|Proper ceremony due for national stadium|
Guardian Columnist/Sales Executive
Published: Jun 19, 2012
There are times when, in order to do justice regarding history, certain events should be redone.
Earlier this year, on February 25, the former central administration caused a so-called opening ceremony to take place at the new Thomas A. Robinson National Stadium. The state-of-the-art facility is a gift from the People’s Republic of China. The nation that made the kind gesture saw to it that the project was completed and the handover took place as planned, in June of 2011.
Unfortunately the government of the day did not make sure that the connecting infrastructure work was done, so at the handover ceremony, the stadium was not fully operational. The local authorities had the project so far behind schedule that Christmas of 2011 came and there really was no light at the end of the tunnel.
The year 2012 dawned and seemingly the big focus for the Free National Movement (FNM) government was to use the national stadium as a showpiece to garner support. So, despite the fact that roadways were not finished, the parking lots not constructed and the sewerage system was far from completion, the
government spent the taxpayers’ money and orchestrated what amounted ultimately to a farce.
I give full credit to Cleophas Adderley and all of the assist teams that worked on the activities. They did what they had to do and the full house (some 15,000 spectators) enjoyed the affair. Yes, although, there were some glaring omissions, those in attendance had to feel some pride. I got a good feeling and held the view that having had the opening ceremony, the government through the Ministry of Youth, Sports and Culture; the Ministry of Works and other sectors, would cause the remaining infrastructure work to be done in short order.
Alas, the work pace did not pick up at all and that’s when one had to seriously ponder the situation. The opening seemed to be all about looking good at general election time. The big day, May 7, came and the national stadium still sat there like an albatross, looming large but virtually a dead item. Today, a year to the month since the handover, the stadium that had an “official opening ceremony” in February, is still not fit to function as intended.
The sewerage system is the Achilles heel of the project. The track is not certified and neither is the soccer field. There are no areas for vendors. There is no media work area. All such facilities around the world are constructed with a media area/center than enables those on assignment to be able to process coverage material directly to their newspaper, radio and television bases.
It’s really one big farce, about to become a great embarrassment. Such situations are the reason why the warning “be careful what you wish for” has resonated through the ages. The present Progressive Liberal Party (PLP) Government has inherited this and many other problems and the electorate expects them all to be addressed to satisfaction.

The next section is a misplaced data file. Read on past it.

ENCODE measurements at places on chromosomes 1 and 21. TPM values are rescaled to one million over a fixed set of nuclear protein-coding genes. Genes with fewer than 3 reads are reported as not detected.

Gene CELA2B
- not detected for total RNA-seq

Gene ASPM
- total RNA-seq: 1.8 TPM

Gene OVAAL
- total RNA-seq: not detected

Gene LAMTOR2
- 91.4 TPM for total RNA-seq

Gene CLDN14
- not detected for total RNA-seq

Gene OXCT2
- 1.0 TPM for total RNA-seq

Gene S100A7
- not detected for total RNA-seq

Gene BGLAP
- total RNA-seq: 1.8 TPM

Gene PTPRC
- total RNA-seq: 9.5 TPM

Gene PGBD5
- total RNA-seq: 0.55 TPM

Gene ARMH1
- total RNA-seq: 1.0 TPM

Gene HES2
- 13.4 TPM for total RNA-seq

Accordingly the huge challenge of getting the stadium ready to host events adequately, confronts the new central administration. Obviously the network the previous government had in place failed miserably. Even with a special committee, inclusive of the then ministers of works, environment and youth, sports and culture coming together in regular meetings (I understand), the progress was dismal.
This present government must now put the right nucleus to work so that in the near future the national stadium will be able to host all events, local, regional and international, appropriately. There ought to be a solid concentration on getting the facility fully suitable for operation.
Then, the new powers that be should redo what the previous government did and stage a proper opening ceremony befitting a facility of its kind and doing justice to the Bahamian people. Also, make sure that the major contributors are on hand and saluted for the significant roles they played.
Along with the present Minister of Youth, Sports and Culture Dr. Daniel Johnson, all of those who formerly monitored the national stadium (on behalf of the various governments), Neville Wisdom, Byran Woodside, Desmond Bannister, and yes, even Charles Maynard, should be showcased because of their efforts from 2005 to present.
Among the special invitees should be the Original Golden Girls (Pauline Davis-Thompson, Chandra Sturrup, Eldece Clarke, Savatheda Fynes and Debbie Ferguson-McKenzie); quartermiler Tonique Williams-Darling, the only Bahamian in our history who has been an individual World and Olympic champion; world champion high jumpers Troy Kemp and Donald Thomas; 2001 World Champion in the men’s 400m Avard Moncur; first track and field Olympic medalist, triple jumper Frank Rutherford; other living world champions such as Kingsley Poitier and Glen Wells of bodybuilding; Sir Durward Knowles of sailing; and Mychal Thompson and Rick Fox of basketball.
It must be done right. Of course, the man, the legendary one the national stadium is named in honor of, Thomas Robinson, should be allowed to say a few words during the ceremony to the people of The Bahamas and yes, the wider world through technology. He wasn’t granted that simple courtesy by then Minister of Youth, Sports and Culture Charles Maynard.
Prime Minister Perry Christie certainly has a full plate, but this is one of the ways to prove without a doubt that he is ready to spearhead quality causes and make some really fine things happen during this second time around, for him as the nation’s leader.
To respond to this column, kindly contact Fred Sturrup at firstname.lastname@example.org.